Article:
Use a wooden board or tray

Depending on the amount of people you’re feeding or what else you are serving, you can make your boards as large or as small as you’d like.  A wooden cutting board makes a fantastic canvas for your spread as you can cut things on it and it makes a neutral background for your colorful variety of food.  Decide on and gather the appropriate amount of food and find an appropriate-sized board to fit the amount of food you need. But a helpful reminder: you can always refill and restock on your board as needed so if you only have a smaller board but you’re feeding a large crowd, just replenish the board as needed.

Pick meats and cheese that would pair well with wine

The season we are in can often dictates the type of wine we’re drinking, but if you want a variety of wines, make sure to pick meats and cheeses that will pair well with the wine you are serving.  I am not a wine expert, but your local wine stores can often recommend wine pairings for your choices.  Keep in mind a red wine higher in alcohol and tannins will make salty meats taste saltier so choose a red that has less tannins and lower alcohol content. Champagne, Prosecco, sparkling wines, and Sauvignon Blanc are fantastic options to pair with saltier meats and cheeses.

Don’t be afraid to cut corners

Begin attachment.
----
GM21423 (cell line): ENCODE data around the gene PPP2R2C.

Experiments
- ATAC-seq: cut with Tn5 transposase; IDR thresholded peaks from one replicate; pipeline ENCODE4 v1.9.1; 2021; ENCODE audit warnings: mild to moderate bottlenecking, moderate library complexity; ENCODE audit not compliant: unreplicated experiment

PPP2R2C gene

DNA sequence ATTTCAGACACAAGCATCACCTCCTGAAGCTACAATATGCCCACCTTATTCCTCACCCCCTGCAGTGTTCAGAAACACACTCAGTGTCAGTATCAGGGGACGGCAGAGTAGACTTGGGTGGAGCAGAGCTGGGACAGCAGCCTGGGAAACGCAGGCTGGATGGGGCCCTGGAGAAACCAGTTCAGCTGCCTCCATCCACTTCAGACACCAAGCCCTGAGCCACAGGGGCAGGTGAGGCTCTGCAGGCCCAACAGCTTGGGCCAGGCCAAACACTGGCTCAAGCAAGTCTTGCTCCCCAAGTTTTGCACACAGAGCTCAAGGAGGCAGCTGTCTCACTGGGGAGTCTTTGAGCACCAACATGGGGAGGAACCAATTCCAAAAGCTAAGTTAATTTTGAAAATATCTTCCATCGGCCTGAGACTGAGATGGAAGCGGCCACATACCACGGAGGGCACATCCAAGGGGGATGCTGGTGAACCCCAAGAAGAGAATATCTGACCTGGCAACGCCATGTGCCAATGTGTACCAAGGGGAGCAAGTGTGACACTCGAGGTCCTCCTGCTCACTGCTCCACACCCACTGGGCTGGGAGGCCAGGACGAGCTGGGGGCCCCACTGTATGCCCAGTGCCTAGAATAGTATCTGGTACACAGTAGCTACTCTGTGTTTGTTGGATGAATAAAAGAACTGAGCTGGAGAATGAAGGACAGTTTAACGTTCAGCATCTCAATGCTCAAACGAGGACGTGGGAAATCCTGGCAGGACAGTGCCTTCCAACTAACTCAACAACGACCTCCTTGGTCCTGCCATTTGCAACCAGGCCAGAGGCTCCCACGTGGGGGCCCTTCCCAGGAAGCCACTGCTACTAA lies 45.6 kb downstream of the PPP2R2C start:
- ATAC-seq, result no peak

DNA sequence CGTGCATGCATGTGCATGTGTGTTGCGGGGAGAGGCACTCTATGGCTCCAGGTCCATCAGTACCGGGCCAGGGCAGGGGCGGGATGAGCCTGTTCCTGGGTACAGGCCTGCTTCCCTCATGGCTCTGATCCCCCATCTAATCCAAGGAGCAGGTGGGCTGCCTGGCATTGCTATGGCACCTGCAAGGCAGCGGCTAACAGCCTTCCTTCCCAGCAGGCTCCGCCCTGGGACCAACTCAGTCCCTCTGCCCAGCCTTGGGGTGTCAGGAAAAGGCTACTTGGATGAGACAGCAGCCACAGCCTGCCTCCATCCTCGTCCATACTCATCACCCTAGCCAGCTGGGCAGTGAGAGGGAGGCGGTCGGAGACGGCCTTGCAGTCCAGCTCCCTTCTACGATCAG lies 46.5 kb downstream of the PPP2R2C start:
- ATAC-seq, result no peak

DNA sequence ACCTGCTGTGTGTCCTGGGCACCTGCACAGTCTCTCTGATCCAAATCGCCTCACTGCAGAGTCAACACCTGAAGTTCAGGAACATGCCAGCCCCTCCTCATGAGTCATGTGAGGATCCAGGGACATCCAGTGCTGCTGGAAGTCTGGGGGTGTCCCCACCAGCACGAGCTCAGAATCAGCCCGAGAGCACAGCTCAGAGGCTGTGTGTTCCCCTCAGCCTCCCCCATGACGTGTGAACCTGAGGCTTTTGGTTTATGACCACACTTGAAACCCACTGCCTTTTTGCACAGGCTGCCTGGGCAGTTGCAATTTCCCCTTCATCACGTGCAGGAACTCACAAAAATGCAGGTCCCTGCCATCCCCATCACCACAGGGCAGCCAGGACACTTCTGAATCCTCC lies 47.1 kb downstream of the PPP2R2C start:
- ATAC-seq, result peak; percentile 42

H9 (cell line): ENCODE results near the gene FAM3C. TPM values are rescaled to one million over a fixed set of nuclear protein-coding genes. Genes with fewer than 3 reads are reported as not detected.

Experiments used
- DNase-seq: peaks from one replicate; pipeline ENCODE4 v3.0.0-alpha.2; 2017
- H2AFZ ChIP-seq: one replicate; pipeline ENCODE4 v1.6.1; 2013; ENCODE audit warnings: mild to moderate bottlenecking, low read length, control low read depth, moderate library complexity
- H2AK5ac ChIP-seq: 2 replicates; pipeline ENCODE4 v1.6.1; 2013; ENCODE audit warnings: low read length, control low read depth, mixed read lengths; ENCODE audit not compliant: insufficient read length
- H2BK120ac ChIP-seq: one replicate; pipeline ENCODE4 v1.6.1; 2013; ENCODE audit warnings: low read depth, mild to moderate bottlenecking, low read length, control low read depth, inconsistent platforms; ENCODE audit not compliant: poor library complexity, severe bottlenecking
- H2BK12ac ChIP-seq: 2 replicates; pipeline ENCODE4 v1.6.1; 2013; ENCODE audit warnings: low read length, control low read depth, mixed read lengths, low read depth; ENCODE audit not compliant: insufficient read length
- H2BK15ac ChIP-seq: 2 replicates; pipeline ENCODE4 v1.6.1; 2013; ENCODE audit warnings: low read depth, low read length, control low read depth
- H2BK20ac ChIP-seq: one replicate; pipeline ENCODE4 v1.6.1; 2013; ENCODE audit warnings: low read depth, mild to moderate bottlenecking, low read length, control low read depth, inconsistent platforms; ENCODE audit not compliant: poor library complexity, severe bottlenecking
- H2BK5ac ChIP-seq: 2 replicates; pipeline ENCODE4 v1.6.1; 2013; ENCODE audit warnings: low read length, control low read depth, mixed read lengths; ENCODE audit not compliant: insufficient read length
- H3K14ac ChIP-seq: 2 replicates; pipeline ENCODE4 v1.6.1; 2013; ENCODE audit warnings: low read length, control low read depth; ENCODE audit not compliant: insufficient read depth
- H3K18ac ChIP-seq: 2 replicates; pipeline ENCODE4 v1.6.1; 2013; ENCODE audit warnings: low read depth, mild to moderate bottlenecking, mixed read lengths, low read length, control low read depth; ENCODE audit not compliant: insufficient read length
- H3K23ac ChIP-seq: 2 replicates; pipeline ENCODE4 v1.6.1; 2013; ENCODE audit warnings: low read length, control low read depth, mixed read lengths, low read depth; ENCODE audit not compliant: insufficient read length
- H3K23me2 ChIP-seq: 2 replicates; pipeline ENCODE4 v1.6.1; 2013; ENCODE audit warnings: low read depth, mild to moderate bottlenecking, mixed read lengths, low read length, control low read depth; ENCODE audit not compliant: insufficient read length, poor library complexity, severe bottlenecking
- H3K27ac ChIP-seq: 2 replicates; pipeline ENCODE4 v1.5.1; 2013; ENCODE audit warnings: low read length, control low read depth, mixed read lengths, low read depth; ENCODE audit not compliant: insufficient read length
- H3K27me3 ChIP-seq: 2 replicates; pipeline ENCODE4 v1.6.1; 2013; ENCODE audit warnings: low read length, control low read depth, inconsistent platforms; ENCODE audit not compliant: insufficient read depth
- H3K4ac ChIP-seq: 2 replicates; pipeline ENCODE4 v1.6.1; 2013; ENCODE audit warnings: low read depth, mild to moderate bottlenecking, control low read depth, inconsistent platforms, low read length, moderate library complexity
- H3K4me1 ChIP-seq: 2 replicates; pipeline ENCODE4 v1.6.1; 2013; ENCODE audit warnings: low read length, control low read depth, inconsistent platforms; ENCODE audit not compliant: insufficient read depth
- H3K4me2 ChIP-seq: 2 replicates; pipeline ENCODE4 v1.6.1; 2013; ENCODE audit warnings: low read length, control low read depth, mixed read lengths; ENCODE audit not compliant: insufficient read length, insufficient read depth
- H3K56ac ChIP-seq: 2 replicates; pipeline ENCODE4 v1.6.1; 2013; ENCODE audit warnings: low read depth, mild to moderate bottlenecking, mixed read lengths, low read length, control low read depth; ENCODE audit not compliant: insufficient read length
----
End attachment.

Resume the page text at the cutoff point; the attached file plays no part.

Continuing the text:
If you’re like me, time is precious. I am all for some time-saving techniques when possible.  If you’re short on time, feel free to buy pre-cut or sliced meats and cheeses.  There are often cheeses you can find perfectly sized for cheese boards.  I like this option when I’m in need of a board but don’t want to have a lot of leftover cheese or spend time cutting everything.

Play with savory and sweet

The combination of a little salty and a little sweet is why charcuterie boards are so delicious.  You can grab sweetness from grapes, apples, pears, berries, candied nuts, preserves, honey, dried fruits and slightly sweet crackers. When it comes to savory, I love the salted and peppered meats, savory cheeses, salted nuts, olives, crackers, bread, cucumber, and arugula.  There are so many tasty combinations you can make with a variety of salty and sweet on your boards.

Don’t be afraid to crowd

I like to keep things simple, but when it comes to charcuterie boards, you want to fill in the spaces.  If I see a spot needing something, I usually add a little arugula. I prefer to layer and stack as much as I can to create a full board. Avoid putting crackers near anything with moisture such as mozzarella balls or sauces as they tend to soften the crackers and make them soggy.

Plan in advance

Make a list of meats, cheese (soft, spreadable, hard), crackers/bread, fruits, vegetables and extras that go into bowls like dried fruits, nuts, and olives. When you go grocery shopping, you can have an idea of what you need to grab. Also keep in mind the amount of people you are feeding. When time comes to organize the board, you can make a rough layout on paper or on your board of what you are going to put where. But if I’m being honest, I don’t usually do that. I let the board organically happen. But one thing I do start with is placing my bowls for nuts, olives, and dried fruit on the board in advance and then working everything else in around it.

Most of all, have fun making these because they should be just as fun to make as to eat!  And in the end, you can’t go wrong with a plate of cheese, meat, produce, and crackers.